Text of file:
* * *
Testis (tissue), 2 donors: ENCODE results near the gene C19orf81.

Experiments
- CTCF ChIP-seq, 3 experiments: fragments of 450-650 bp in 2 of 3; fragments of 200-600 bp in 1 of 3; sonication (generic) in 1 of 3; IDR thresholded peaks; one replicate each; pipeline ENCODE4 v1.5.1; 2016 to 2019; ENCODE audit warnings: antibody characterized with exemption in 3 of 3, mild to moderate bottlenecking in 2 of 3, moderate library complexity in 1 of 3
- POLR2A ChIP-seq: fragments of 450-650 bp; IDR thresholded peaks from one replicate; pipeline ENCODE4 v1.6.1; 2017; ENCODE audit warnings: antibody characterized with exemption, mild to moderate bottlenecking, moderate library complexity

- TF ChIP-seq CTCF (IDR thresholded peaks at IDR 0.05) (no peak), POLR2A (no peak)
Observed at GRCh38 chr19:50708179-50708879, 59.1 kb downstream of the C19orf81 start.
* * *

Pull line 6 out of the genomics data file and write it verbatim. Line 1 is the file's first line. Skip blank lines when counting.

Observed at GRCh38 chr19:50708179-50708879, 59.1 kb downstream of the C19orf81 start.